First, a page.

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 TEACHING

+ By Jaimie Schock
Great Communicators

How engineering instructors adapt to the needs of deaf and hard-of-hearing students.

Eight students are having an animated discussion about automated systems, but the room is almost soundless. One of them asks a question, using only hand movements and facial expressions. Then instructor Scott Bellinger responds and breaks the silence, interspersing spoken words with American Sign Language and its more rigid cousin, signed English.

Welcome to the National Technical Institute for the Deaf and its problem-solving approach to overcoming the educational disadvantages faced by students who are deaf or hard of hearing (d/hh). Part of the Rochester Institute of Technology, the 1,200-student NTID is America’s only technical college for d/hh students. Before joining its teaching faculty seven years ago, Bellinger, an assistant professor of engineering who is not deaf, spent a year mastering the complicated, vision-based ASL and signed English. But he and other instructors know that more is required of them if d/hh students are to get a cutting-edge STEM (science, technology, engineering, and math) education.

Many of the school’s students struggle with reading comprehension, in part because of the differences between ASL and spoken or written English. An added challenge is the disparity in educational backgrounds among the students, who come from across the country. Dino Lauria, an NTID alumnus who now heads its engineering studies department, says some students grew up in “mainstream sectors,” where they may not have had enough access to appropriate services and tools needed for d/hh students. Conversely, some may come from state-sponsored schools for the deaf, where the right tools are available but where STEM education is severely hindered by a lack of funding. In addition, states vary in high school graduation requirements, resulting in students arriving at NTID with drastically different needs and skills.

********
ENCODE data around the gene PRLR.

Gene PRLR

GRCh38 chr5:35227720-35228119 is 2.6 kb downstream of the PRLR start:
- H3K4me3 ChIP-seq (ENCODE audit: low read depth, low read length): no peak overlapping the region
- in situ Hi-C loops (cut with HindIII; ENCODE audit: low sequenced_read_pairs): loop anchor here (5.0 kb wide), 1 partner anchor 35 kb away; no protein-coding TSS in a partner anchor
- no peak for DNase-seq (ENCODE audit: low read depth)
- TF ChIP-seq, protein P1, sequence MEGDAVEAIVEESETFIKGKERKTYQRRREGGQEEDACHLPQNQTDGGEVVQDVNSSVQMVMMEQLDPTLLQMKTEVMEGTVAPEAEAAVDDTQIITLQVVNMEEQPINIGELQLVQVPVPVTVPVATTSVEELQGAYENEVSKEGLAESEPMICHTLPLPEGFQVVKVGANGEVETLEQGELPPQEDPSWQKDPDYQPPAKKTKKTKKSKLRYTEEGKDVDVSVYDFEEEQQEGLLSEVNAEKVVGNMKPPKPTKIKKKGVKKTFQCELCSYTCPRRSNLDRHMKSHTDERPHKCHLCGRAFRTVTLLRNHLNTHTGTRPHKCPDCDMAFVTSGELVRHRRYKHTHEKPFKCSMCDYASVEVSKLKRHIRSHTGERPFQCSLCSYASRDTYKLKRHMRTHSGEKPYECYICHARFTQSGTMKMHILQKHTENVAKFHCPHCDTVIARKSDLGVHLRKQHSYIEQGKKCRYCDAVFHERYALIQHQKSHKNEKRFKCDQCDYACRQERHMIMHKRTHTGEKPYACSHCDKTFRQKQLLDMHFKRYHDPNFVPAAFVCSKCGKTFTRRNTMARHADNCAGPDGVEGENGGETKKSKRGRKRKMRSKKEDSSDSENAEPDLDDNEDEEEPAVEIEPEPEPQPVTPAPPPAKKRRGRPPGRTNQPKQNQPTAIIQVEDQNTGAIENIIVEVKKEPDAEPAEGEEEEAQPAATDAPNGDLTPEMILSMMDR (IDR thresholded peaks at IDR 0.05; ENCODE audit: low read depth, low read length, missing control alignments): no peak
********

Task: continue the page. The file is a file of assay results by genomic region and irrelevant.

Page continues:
Keeping it Lively

NTID students bring different gradations of deafness and competence in signed English and ASL. That’s why Bellinger and other hearing instructors use the two sign languages and also their voices, facing the class so their lips can be read. They’re also careful to calibrate the pace of their classes. They know, for instance, that students can’t follow what a teacher is saying and view a PowerPoint at the same time. In all teaching of d/hh students, “the challenge is to maintain the communication” and maintain a lively class, Lauria says. Every detail of the classroom experience should be d/hh accessible, instructors say, and teachers need to familiarize themselves with different assistive technologies, such as cochlear implants and teletypewriters. Knowledge of social norms within deaf culture, such as rules of etiquette for gaining attention, and getting into and leaving conversations, is also important.

Because of inadequate preparation in math and English, many NTID students struggle to master word problems and understand the written instructions for other math assignments. Bellinger, who spent two decades in industry as an automation and robotics engineer, has devised a solution. Called the StepWise method, it’s a step-by-step guide to solving scientific, technological, or mathematical word or story problems. If the student comes up with an answer that is wrong or doesn’t make sense, or if the units don’t match what was expected, students return to the formula-picking step and go through the process again.